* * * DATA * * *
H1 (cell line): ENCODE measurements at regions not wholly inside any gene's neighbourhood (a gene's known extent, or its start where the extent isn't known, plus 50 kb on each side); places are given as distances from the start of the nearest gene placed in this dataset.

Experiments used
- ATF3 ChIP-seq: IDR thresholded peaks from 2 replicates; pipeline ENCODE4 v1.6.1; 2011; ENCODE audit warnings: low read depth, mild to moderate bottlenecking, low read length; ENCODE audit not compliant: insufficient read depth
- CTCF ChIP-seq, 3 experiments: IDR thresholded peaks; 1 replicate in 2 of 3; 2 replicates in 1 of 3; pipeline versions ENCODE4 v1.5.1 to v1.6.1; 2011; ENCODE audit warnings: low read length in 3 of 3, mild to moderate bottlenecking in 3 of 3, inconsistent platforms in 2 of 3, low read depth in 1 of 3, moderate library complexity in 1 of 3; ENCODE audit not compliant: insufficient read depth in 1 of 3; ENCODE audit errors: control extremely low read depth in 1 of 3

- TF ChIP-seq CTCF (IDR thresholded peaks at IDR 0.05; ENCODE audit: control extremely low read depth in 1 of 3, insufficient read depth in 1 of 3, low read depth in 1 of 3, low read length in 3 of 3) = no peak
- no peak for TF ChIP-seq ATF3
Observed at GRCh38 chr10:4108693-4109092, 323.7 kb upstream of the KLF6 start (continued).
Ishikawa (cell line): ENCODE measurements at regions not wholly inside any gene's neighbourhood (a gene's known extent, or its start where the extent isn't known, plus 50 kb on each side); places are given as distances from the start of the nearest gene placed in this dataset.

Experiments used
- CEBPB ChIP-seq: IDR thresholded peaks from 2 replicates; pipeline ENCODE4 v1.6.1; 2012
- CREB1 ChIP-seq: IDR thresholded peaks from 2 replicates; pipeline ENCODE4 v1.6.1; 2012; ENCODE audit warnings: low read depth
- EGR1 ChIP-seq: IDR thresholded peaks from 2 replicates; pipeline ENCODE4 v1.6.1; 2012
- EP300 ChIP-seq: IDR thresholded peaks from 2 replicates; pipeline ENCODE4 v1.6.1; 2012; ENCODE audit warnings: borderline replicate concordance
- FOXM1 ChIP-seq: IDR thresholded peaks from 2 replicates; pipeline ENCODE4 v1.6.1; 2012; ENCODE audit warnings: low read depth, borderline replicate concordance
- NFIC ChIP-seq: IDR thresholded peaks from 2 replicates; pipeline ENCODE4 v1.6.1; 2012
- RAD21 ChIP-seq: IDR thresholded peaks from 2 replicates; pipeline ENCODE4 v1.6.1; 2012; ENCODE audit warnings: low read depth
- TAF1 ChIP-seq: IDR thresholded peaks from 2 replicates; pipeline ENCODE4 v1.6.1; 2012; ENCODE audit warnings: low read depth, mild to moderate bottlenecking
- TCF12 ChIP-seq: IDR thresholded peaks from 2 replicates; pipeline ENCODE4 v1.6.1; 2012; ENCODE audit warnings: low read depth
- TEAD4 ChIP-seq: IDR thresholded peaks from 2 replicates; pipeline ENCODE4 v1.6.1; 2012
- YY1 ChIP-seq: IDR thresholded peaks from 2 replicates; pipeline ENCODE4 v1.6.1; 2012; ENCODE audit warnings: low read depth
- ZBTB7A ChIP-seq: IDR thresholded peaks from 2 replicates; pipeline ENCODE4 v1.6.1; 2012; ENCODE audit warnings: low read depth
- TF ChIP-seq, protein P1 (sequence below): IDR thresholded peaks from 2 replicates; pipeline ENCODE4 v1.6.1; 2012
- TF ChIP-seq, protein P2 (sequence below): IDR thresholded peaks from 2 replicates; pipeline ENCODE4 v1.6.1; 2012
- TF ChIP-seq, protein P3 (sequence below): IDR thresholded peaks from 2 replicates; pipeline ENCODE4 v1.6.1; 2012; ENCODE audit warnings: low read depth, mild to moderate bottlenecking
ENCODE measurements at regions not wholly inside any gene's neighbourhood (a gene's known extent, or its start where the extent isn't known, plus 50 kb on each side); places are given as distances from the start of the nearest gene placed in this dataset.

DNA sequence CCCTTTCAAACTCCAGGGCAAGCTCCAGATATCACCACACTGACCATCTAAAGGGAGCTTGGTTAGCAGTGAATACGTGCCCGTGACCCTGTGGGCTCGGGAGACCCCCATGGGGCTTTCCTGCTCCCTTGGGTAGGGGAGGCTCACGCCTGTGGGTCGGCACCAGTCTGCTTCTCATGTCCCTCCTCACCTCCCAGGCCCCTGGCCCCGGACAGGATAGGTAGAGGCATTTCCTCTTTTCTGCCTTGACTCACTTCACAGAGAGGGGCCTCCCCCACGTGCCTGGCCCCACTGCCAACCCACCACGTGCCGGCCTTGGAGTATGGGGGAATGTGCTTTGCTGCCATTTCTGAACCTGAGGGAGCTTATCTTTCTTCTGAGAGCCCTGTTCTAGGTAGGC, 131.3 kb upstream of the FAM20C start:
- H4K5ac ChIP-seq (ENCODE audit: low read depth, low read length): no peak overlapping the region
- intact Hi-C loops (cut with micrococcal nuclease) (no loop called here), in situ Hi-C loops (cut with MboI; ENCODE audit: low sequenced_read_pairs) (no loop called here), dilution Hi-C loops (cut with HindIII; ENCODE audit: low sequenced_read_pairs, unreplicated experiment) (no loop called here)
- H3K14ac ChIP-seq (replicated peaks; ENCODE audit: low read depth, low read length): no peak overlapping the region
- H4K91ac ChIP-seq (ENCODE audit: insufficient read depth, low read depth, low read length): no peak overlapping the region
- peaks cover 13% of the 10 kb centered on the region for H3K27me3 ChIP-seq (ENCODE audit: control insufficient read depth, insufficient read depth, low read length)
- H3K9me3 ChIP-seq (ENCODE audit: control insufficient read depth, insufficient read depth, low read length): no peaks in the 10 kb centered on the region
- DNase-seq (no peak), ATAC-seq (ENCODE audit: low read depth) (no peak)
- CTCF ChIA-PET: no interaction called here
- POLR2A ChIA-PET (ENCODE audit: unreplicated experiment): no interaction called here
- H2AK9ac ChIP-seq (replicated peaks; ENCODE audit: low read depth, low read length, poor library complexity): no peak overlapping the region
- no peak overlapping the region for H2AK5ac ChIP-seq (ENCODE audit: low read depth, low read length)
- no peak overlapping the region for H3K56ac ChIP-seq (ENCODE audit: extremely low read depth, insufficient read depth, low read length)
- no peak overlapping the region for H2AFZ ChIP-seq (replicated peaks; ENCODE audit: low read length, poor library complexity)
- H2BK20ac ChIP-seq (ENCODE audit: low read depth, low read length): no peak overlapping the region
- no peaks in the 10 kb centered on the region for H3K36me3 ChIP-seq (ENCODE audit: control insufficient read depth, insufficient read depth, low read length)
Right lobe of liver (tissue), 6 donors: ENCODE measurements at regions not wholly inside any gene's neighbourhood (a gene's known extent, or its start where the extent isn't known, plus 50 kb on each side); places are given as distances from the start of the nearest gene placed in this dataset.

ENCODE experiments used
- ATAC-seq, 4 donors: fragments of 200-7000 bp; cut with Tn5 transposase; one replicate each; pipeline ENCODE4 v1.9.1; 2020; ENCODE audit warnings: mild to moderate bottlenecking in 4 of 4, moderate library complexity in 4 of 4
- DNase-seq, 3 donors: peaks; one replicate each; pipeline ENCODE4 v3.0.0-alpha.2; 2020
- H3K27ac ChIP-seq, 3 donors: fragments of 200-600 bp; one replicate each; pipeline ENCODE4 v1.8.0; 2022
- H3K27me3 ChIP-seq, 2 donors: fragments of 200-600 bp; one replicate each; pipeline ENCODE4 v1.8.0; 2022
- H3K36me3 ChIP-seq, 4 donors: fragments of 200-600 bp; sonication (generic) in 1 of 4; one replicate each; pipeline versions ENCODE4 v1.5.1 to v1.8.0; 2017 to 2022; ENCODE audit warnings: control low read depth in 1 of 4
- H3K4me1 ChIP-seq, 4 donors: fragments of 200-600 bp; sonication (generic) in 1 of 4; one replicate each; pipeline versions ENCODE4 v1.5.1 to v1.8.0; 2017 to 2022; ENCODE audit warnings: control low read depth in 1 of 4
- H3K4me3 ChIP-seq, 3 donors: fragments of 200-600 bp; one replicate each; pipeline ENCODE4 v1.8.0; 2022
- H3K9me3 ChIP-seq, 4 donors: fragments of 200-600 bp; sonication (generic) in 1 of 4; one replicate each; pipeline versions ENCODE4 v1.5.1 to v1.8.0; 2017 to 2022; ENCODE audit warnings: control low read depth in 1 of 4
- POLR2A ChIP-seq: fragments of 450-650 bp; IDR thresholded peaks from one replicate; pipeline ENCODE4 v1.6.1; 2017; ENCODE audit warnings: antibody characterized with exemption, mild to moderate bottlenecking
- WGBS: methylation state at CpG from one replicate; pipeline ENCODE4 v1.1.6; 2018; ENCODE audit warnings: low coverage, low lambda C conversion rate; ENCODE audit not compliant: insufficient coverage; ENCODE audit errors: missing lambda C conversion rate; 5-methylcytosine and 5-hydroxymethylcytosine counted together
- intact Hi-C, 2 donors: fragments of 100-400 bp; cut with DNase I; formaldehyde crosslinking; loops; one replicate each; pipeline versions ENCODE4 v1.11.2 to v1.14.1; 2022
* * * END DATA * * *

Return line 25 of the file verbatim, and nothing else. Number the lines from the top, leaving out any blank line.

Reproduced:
ENCODE measurements at regions not wholly inside any gene's neighbourhood (a gene's known extent, or its start where the extent isn't known, plus 50 kb on each side); places are given as distances from the start of the nearest gene placed in this dataset.